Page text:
Shelter provides SOS devices

GPS technology is ensuring police can find domestic violence victims wherever they are with the push of an SOS button.

GPS technology is ensuring police can find domestic violence victims wherever they are with the push of an SOS button.

In 2010, Central Alberta Women’s Emergency Shelter started a three-year pilot program to provide women with a tracking device that can pinpoint where they are by satellite.

Ian Wheeliker, executive director for Central Alberta Women’s Emergency Shelter, said previously the shelter provided women with cellphones that could only triangulate a location through cell towers to within 300 metres of the phone, so a search was still required.

“It’s definitely an advancement and the women who do carry it feel that it is of benefit. The women who have pushed the SOS have gotten a very quick police response,” said Wheeliker on Monday.

“To date, we’re pleased with how the device has enhanced women’s safety. Their GPS co-ordinates can be matched instantly with a Google Map and their street address will come up.”

The device, which looks like a small cellphone, costs only $10 more a month compared to the $30 monthly cellphone program that was available, he said.

Satellite tracking works well in Red Deer because there’s not a lot of GPS drift from tall buildings that can throw off the location by about two blocks.

“Satellite needs a straight line to the device. Every time it goes through a building, it bends.”

Wheeliker said so far there haven’t been any serious emergency situations.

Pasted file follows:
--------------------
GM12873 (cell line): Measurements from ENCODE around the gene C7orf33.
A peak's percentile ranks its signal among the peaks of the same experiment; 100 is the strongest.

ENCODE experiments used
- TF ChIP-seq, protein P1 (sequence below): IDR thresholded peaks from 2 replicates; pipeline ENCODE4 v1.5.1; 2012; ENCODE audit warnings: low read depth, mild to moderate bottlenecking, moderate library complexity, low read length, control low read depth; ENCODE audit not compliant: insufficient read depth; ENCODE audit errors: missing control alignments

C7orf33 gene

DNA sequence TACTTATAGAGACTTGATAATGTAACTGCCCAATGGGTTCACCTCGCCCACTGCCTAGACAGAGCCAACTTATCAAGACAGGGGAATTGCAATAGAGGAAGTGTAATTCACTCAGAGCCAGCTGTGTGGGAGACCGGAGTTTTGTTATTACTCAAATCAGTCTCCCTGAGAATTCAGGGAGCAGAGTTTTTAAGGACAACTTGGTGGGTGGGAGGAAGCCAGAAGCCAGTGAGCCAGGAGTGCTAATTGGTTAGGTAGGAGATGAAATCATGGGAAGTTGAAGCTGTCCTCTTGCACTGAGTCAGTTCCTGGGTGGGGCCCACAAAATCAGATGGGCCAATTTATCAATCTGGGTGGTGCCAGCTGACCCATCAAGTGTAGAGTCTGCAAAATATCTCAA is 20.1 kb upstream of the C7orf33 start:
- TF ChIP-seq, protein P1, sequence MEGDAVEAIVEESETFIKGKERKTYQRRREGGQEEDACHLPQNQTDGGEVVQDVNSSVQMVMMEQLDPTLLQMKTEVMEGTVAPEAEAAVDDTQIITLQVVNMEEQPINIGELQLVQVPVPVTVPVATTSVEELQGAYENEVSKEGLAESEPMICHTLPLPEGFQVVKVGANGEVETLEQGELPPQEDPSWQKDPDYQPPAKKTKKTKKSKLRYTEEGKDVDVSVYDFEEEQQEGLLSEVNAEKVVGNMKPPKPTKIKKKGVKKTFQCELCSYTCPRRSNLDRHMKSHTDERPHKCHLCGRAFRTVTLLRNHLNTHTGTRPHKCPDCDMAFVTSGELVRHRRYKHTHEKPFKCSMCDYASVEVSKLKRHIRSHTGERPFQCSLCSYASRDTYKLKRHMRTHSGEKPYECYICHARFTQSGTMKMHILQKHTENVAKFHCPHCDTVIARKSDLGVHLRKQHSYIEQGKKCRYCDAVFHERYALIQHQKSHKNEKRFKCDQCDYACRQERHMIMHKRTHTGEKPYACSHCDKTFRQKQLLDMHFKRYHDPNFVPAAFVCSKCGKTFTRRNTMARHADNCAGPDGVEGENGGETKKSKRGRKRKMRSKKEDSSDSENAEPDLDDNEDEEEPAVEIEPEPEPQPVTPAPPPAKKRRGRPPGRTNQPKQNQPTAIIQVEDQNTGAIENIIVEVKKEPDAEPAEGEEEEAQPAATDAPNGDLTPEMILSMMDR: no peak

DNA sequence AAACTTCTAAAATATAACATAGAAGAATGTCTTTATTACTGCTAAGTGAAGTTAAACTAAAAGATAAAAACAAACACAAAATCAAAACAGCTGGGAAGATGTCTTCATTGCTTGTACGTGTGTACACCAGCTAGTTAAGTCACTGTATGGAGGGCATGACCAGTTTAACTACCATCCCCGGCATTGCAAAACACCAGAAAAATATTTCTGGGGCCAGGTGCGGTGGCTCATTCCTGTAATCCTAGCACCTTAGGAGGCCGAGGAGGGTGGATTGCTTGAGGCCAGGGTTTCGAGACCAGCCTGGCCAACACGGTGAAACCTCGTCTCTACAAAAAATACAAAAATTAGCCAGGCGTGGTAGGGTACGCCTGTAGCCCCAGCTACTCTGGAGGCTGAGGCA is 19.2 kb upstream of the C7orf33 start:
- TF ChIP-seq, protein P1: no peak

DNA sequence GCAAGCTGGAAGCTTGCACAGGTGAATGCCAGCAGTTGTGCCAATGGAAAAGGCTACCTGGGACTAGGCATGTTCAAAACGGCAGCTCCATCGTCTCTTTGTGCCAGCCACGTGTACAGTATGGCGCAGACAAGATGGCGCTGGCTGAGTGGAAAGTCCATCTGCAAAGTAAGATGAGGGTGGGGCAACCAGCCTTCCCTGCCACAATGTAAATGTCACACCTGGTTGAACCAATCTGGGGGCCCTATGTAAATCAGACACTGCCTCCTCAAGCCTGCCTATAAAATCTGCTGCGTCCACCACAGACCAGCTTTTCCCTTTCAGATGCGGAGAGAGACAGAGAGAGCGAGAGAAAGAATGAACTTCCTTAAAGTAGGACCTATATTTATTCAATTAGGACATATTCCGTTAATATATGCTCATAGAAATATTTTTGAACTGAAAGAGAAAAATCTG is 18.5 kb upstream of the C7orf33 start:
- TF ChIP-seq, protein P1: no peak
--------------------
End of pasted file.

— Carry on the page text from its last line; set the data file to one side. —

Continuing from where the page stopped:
The devices have been activated less than five times, including once when a woman in her vehicle was sure she was being followed by her partner. Police met up with her on Hwy 2.

The man was already gone but police were there within 10 minutes. Another woman contacted police when she thought someone was poking around in her back alley.

The shelter has nine tracking devices for women using the shelter, or working with police or domestic violence court.

“It also works as a cellphone. When she pushes the button, she is connected with Northern 911, an emergency dispatch centre in northern Ontario.

“They can put her right through and talk to the local RCMP. If they don’t get a code word from her, they send police, fire and ambulance to her location.”

Wheeliker said the devices are just one part of comprehensive safety plans set up for women.

A $27,000 grant over three years from the Alberta Victims of Crime Fund funded the project, which runs until July. The shelter will apply in April for more funding to continue the program.

The women’s shelter in Calgary has been testing the devices and will start using them in the spring.